Cyclists to get trained for trams after track troubles

AT FIRST it seemed as if the reopening of Princes Street had gone as smoothly as the city's tram bosses had promised.

But just one week after the grand unveiling, cyclists are lining up to criticise the new road layout following a spate of accidents.

The problem has become so bad that tram firm TIE is to put on training sessions to help provide tips for those on two wheels.

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• Would you cycle along Princes Street without having a lesson from TIE?

Cyclists claim that poor road markings and the removal of a cycle lane have led to a number of incidents where they have come off after wheels slipped on the newly-laid tram tracks.

One cyclist even posted footage of his crash on You Tube after pedalling along Princes Street with a camera mounted on his handlebars.

Chris Hill, who runs the forum, said he knew of at least half a dozen incidents where cyclists had come off their bikes on Princes Street since it was reopened to traffic.

He added: "It's clear that not enough thought has gone into this. There's even a Cyclists Dismount sign at the bottom of The Mound which doesn't make much sense.

"It's easy to assume that the council doesn't want people to cycle on Princes Street, but the same council has signed up for 15 per cent of journeys to be by bike by 2020."

TIE said the experience of cities elsewhere which had installed tram systems had shown that running training sessions for cyclists helped reduce accidents.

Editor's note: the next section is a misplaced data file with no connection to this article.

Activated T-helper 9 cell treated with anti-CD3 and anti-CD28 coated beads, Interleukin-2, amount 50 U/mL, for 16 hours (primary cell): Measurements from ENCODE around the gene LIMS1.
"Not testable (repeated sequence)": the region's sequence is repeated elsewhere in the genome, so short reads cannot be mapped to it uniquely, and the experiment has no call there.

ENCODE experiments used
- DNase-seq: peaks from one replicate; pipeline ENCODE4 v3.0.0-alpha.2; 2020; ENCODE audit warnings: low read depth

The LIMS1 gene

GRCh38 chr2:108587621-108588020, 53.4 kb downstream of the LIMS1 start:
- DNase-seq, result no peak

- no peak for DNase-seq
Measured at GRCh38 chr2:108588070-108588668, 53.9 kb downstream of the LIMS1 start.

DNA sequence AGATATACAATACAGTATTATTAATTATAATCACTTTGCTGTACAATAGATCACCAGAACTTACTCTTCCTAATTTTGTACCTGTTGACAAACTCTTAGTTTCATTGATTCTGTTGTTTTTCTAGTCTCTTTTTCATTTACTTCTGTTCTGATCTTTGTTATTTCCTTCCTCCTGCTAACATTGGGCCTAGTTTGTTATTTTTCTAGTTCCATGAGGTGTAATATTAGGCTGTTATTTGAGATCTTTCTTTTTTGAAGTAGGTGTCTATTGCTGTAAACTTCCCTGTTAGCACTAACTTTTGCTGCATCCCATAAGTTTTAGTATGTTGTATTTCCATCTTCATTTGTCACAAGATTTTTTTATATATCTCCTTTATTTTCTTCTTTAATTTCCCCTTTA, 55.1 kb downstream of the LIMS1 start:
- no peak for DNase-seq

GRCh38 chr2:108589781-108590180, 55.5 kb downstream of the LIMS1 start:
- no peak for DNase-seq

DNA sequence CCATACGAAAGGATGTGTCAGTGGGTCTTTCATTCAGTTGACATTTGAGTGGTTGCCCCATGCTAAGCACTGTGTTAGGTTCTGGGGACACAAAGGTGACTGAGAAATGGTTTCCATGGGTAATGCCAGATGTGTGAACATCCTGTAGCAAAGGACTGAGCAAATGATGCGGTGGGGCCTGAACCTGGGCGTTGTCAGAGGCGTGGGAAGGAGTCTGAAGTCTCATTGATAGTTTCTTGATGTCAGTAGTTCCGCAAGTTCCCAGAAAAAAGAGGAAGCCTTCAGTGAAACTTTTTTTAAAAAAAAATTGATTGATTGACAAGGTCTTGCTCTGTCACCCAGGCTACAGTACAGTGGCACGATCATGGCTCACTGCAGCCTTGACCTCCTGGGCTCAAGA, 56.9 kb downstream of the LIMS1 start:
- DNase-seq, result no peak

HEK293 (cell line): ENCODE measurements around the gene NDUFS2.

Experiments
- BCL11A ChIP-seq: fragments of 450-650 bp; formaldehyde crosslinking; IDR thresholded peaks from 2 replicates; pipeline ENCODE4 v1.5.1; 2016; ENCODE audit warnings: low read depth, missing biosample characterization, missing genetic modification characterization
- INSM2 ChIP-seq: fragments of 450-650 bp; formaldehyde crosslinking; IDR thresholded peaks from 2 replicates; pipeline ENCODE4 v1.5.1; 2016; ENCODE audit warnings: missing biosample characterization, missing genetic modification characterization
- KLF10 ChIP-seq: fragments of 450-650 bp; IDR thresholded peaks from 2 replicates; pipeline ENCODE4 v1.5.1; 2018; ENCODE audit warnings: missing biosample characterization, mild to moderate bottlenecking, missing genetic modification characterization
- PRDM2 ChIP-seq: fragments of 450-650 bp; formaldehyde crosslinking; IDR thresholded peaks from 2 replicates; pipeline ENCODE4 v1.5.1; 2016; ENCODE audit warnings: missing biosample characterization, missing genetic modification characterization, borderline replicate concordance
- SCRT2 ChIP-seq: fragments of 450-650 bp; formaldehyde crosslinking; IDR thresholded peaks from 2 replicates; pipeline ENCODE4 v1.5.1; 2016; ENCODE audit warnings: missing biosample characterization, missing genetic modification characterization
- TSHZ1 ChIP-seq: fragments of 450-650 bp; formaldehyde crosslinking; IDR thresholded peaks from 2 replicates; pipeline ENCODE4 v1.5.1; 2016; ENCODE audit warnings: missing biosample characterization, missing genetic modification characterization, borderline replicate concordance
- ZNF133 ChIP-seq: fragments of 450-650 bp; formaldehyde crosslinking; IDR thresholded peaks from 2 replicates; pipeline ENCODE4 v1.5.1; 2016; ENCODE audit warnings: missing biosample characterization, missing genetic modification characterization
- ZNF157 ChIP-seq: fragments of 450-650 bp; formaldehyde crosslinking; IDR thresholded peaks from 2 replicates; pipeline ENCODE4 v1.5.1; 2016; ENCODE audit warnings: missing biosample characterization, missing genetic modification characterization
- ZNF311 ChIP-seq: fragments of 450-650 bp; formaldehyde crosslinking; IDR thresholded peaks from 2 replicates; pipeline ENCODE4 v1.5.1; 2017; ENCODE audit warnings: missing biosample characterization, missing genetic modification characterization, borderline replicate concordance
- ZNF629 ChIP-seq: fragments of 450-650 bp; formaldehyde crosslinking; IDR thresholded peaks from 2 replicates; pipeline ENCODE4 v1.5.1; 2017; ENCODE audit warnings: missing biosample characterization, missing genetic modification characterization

Independent instructors will hold sessions next weekend aimed at advising cyclists on how to ride safely near the tram lines.

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Susan Clark, deputy project director for Edinburgh Trams said: "With the opening of Princes Street to buses, taxis and cyclists, it is important that care is taken to ensure that new traffic layouts and signage are followed.

"In particular, though, cyclists should take a number of measures to ensure their own safety when cycling near tram tracks. Other road users should also be careful not to force cyclists onto tram tracks and allow them plenty of room when passing or turning at junctions.

"Edinburgh Trams and the city council have worked closely from the outset with cycling groups, including Spokes and Sustrans to ensure a broad consultation."


TIE's safety tips for cyclists:

• Only ride alongside or across tram tracks when it is absolutely necessary.

• Do not cycle on the rails as wheels may become jammed.

• If it is necessary to cross the tram tracks, then you should always do so as close to a 90-degree angle as possible.

• Remember to make other road users aware of your intentions early on.

• Do not take short-cuts across the central reservation even when trying to avoid slow-moving traffic.

• Extra care should be taken particularly in wet and icy weather, as well as after dark.

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